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Lifelong Learning Must Be Priority 1 for Michigan’s Future Workforce

The workplace of today is changing at a dizzying pace, with more shifts escalating into the future — from where and how work gets done, to emerging technologies. Staying employed will require the ability to adapt, re-skill and reinvent. That was the focus of panelists in the session, “Preparing Michigan Students for the Future of Work,” hosted by The Skillman Foundation on Wednesday.

The session kicked off with remarks by national workforce expert and author Heather McGowan, who shared her insight on the future of learning. McGowan said today’s workforce is affected by what she called the Fourth Industrial Revolution at the intersection of automated processes, artificial intelligence and the Internet of Things (IoT). As a result, humans must move towards learning agility as well as becoming more adaptable and empathetic, to remain relevant in the workplace.

“Students learn a profession, workers strive for experience, all to be applied to the next known step in the career ladder. But what happens when those steps aren’t known? When everything is a first? When degrees and experience barely matter? To thrive in a future that is unfolding faster than we can imagine it, we must become adept at learning continuously,” she said.

McGowan added that phrases like, “What do you want to be when you grow up?” “What is your major?” and “What do you do?” should be retired.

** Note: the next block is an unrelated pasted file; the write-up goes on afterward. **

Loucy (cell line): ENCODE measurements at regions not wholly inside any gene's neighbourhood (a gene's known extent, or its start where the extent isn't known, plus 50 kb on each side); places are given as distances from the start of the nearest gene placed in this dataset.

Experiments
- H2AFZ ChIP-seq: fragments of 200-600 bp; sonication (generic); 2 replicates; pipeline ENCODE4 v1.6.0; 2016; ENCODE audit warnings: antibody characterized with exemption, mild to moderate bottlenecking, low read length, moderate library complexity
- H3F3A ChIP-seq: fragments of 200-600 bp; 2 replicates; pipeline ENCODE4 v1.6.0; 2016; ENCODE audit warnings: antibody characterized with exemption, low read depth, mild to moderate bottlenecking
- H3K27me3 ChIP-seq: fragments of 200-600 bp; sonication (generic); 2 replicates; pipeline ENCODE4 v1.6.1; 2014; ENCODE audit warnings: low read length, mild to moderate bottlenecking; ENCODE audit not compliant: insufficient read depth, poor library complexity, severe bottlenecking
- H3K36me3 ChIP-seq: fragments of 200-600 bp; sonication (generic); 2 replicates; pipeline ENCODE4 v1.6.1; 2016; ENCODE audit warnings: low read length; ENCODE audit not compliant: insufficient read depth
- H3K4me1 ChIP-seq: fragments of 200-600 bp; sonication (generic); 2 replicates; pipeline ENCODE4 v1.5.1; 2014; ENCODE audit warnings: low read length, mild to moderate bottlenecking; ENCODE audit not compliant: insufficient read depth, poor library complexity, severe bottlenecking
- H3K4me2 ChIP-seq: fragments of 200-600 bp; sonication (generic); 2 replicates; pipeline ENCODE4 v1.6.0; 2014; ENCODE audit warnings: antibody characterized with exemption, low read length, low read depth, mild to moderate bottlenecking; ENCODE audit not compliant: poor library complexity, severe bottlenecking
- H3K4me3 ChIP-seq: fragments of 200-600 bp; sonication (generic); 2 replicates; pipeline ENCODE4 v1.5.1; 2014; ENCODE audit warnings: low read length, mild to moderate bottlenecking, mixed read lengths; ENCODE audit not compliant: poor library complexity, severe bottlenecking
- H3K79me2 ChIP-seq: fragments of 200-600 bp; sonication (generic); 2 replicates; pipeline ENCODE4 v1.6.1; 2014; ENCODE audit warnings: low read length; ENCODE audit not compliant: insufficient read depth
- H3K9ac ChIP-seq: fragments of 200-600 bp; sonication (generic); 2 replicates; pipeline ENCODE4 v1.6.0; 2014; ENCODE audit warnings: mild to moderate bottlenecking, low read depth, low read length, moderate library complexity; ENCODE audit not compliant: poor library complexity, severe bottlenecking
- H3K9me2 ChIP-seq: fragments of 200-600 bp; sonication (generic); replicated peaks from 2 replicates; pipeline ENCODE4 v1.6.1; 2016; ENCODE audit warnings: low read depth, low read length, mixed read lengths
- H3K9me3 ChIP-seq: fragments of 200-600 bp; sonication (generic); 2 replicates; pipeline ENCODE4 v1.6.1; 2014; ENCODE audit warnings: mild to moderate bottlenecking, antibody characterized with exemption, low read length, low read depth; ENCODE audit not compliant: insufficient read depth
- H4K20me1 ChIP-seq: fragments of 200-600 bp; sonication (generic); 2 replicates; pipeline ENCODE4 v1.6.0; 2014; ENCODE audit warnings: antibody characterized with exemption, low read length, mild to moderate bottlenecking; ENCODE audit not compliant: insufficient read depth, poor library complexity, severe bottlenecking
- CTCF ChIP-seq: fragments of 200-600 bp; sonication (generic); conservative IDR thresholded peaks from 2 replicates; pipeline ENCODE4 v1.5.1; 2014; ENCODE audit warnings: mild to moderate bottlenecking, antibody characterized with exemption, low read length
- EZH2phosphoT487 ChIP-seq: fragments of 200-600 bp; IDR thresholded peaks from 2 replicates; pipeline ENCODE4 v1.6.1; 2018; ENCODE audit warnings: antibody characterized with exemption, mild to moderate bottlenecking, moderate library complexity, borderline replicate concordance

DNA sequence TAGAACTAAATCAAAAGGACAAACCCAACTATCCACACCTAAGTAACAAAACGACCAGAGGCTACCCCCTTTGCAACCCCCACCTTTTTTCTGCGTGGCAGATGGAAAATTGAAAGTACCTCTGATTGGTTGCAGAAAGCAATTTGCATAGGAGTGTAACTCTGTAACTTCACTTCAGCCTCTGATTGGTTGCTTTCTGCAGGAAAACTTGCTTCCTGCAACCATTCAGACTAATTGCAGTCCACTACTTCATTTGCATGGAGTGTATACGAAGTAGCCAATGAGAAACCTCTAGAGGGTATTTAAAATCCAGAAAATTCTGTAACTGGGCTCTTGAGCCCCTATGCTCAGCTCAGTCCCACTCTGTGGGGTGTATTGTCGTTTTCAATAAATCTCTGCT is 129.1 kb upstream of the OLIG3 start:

Instead, questions that focus on an individual’s purpose, passion and skills, and how they can be applied in several ways, will better prepare youth for the future.

“If we can tap into that passion and purpose, that’s what’s going to keep the lifelong learning candle lit,” she said.

Following her remarks, McGowan was joined on stage by General Motors’ Terry Rhadigan and Detroit Public Schools Community District’s Nikolai Vitti in a discussion moderated by The Skillman Foundation’s Tonya Allen.

Key Takeaways:

  • Asking kids what they want to be when they grow up, calcifies a bygone era. Define yourself by “why” not “what.”
  • 65 percent of jobs for today’s children do not yet exist, and 47 percent of the jobs will be automated by 2033. Only 27 percent of college graduates work in their major.
  • If public education is the agent for social change, we must talk about poverty and race or we aren’t talking about equitable opportunity. Equal does not mean equitable.
  • Society must move beyond the long-held assumption that schools are conveyor belts. Students are not widgets and learn in their own unique way.
  • If the goal is to teach students to be independent, critical thinkers, Michigan should rethink its emphasis on standardized testing as a measure of success.
  • Intervention must begin at the pre-k level to prepare and attract students to the high-skilled jobs of tomorrow to fuel the automotive pipeline.
  • Embracing uncomfortable conversations are necessary for change.
  • Too often education reform follows ideology. Everyone needs a voice at the table, especially education practitioners.